Solidarity 216, 14 September 2011

New pension strikes set for 30 November

24 union leaders, meeting at the TUC on 14 September, have set a new public sector workers' strike against pension cuts for 30 November.

By Patrick Murphy, National Union of Teachers (NUT) exec (pc)

In the first few days of autumn it was just possible to hear the creak of arthritic joints as one public sector trade union leader after another slowly got up of their knees, cleared their collective throats and finally announced that they would ask their members to take strike action to defend their pensions.

Defend Dale Farm!

Hundreds of people marched on 10 September to show their support for the travellers of Dale Farm, who are facing the prospect of imminent, violent eviction by Basildon Council.

The atmosphere on the march — a mix of young and old, including travellers, locals and others from further afield — was vibrant and the speakers were positive about the chances of the campaign preventing the eviction.

Stop jailing children!

During the riots many who would normally describe themselves as liberals or moderate socialists repeatedly Tweeted and updated Facebook with their own calls for the use of “any means necessary” to restore social order.

If taken at their word, this would have meant the use of the full force of the state — police, police armoury, to disperse what people who were in many instances little more than children.

More victimisations on the Tube

Members of the Rail, Maritime and Transport workers’ union (RMT) on the London Underground could soon ballot again for strikes against bosses’ long-standing policy of sacking or disciplining union members for minor offences.

Fujitsu workers to strike

1,000 workers at IT company Fujitsu will take strike action on 19 September after bosses tabled a pay offer that the Public and Commercial Services union (PCS), which represents some of the staff at Fujitsu, described as “insulting”.

Southampton battle not over

Refuse workers have begun a new round of industrial action in the long-running Southampton council dispute, commencing a work-to-rule as part of the fight against the Tory council’s cuts.

Despite claiming a recruitment freeze is in place and threatening existing employees with redundancy, the council has now begun advertising for 16 jobs in the refuse collection sector.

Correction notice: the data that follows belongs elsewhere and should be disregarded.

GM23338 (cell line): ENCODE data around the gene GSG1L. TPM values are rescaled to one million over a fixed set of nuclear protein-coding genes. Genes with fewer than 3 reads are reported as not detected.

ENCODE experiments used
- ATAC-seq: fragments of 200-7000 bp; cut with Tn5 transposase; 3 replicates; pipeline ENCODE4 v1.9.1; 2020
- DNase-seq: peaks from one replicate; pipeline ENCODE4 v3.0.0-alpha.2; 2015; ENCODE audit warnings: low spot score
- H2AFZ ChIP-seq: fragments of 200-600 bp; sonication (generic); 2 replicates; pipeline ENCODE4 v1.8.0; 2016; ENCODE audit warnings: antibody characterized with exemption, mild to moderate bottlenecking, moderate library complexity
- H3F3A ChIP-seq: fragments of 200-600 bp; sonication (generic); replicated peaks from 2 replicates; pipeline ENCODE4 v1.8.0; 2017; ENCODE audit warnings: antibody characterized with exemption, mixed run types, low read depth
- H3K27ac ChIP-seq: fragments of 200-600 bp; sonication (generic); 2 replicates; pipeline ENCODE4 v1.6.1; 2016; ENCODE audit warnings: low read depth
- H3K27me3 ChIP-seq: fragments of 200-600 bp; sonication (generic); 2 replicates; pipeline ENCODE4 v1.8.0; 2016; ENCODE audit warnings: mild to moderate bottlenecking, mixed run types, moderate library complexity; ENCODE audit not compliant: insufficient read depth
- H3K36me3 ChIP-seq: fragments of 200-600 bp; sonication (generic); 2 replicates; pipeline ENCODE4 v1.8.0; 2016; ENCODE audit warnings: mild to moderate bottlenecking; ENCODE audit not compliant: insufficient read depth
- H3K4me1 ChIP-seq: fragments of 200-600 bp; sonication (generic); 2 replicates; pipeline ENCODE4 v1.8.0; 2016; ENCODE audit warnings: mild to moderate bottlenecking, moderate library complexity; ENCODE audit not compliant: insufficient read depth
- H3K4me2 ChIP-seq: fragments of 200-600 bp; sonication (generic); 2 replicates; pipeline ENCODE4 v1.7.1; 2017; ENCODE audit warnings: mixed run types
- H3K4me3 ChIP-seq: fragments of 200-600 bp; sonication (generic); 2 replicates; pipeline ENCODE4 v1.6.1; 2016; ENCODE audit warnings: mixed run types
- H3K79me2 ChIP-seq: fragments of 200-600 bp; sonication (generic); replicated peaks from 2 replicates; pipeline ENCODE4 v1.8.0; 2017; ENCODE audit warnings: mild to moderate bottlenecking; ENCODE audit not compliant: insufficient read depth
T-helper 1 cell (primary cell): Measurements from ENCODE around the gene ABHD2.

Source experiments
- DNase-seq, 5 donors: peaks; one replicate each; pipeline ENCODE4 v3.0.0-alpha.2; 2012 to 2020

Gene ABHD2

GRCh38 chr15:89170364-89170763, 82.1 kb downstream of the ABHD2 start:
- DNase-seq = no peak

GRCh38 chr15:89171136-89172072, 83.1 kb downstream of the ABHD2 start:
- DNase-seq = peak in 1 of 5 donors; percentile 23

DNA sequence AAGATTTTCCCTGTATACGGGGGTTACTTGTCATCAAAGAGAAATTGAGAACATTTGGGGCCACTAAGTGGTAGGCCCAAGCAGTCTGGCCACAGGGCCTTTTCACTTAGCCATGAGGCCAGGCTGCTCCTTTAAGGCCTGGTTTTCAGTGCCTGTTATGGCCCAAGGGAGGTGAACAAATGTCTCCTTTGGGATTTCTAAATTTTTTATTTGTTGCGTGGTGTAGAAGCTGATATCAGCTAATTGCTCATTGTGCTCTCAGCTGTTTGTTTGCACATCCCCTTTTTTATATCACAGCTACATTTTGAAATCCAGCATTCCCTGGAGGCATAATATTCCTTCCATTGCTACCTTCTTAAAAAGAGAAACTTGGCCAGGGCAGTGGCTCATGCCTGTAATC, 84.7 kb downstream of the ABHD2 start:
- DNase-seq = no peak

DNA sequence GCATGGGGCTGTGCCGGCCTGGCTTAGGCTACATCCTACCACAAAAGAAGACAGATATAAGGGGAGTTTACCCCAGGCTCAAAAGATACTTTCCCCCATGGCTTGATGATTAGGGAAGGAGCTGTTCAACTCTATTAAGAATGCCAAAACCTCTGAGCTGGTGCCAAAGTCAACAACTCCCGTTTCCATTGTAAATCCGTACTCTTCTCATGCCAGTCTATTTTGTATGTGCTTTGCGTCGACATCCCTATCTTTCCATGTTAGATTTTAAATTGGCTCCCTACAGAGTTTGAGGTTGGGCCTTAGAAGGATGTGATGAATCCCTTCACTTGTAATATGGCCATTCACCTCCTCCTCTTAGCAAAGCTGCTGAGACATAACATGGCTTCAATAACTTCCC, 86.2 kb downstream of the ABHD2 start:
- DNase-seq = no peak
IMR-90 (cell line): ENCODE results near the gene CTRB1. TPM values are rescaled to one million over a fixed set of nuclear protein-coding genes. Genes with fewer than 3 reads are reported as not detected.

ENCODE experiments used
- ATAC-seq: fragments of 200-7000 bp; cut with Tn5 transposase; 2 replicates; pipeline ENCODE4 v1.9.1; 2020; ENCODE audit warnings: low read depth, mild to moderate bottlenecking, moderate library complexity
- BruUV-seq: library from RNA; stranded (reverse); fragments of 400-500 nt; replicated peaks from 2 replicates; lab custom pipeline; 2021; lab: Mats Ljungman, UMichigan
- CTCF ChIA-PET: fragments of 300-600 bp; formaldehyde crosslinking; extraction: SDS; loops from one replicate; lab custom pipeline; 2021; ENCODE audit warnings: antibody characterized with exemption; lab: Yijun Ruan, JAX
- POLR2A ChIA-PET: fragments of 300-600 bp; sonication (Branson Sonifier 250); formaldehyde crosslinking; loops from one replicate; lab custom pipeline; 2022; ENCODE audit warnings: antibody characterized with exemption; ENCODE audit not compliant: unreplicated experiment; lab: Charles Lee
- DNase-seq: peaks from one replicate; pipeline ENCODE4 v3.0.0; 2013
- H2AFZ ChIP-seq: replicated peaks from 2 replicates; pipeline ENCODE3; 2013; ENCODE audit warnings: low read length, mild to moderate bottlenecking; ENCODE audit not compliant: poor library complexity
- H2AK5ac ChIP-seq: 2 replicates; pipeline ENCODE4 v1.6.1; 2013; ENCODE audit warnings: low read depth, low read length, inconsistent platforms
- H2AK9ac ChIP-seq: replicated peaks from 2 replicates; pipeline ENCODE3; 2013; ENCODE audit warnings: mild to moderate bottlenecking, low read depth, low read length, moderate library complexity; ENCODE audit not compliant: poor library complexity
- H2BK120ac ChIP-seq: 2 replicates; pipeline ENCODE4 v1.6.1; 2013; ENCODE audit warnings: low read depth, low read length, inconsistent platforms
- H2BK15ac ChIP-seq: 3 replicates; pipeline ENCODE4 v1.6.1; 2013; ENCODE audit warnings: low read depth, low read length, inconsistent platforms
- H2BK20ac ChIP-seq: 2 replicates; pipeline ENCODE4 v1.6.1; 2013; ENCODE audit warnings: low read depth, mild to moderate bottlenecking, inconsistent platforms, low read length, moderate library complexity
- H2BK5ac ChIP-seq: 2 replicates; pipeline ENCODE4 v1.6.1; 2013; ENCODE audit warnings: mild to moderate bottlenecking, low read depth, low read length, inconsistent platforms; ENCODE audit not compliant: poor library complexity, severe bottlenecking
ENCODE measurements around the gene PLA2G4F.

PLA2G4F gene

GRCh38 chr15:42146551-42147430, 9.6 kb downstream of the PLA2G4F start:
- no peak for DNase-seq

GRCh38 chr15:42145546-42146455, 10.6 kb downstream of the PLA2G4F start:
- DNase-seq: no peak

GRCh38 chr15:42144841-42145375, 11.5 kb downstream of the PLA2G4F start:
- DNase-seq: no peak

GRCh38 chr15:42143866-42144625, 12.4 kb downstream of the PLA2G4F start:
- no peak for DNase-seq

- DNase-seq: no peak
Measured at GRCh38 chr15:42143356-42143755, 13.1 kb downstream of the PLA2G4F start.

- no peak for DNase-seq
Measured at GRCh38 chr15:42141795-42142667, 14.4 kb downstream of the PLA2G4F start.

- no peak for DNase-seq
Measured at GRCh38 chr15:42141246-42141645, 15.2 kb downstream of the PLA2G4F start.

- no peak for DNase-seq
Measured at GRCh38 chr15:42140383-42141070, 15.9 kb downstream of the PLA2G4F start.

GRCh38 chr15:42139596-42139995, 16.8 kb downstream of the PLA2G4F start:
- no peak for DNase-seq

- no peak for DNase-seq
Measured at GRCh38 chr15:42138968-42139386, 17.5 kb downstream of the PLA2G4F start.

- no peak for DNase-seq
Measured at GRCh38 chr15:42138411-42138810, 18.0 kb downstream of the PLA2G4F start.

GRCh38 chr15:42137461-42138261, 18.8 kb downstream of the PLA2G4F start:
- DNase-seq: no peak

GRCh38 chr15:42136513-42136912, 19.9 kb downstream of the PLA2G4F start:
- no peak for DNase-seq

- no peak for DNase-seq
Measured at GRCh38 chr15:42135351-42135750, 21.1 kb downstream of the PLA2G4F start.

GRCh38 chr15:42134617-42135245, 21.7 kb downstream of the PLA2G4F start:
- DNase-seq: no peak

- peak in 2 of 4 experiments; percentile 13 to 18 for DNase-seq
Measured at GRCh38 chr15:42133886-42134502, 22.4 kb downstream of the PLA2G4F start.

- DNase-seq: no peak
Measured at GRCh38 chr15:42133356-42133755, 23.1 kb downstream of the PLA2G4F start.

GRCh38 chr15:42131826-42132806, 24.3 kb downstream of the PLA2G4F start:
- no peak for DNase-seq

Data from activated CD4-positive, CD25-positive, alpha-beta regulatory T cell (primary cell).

Bedfordshire workers call bosses' bluff

Central Bedfordshire Council has become the latest local authority to attempt to impose worse conditions on its staff by threatening to sack them unless they agreed to new terms.

The council is proposing an across-the-board wage cut of 2%, despite having nearly £4 million spare in the budget after a projected overspend, on which the cuts plan was predicated, did not occur.

The council has imposed a 1 October deadline for staff to sign up to the lower wages or face the sack. But, less than one month from the council’s deadline, 600 staff have still refused to sign.

Barnet strikers face down lockout

Barnet council locked out workers due to strike from 1pm on Tuesday 13 September when they arrived at work on Tuesday morning.

Bosses appear to have given up on their (always half-hearted) negotiations with the council unions over their outsourcing plans and have moved to impose an offer to staff. The offer is far short of the “TUPE-plus” the council says it is.

Organising in the citadels of capital

The syndicalist union Industrial Workers of the World (IWW) has been organising amongst cleaning workers in the City of London, the heartland of British capitalism. An IWW activist spoke to Solidarity about the campaign.

A lot of cleaners start their first shift very early – at 6am or 7am – and have to be off the premises by 9.

Many will come back later for a shift in the afternoon or evening, and will often work on two or three different sites during a day or have other jobs.

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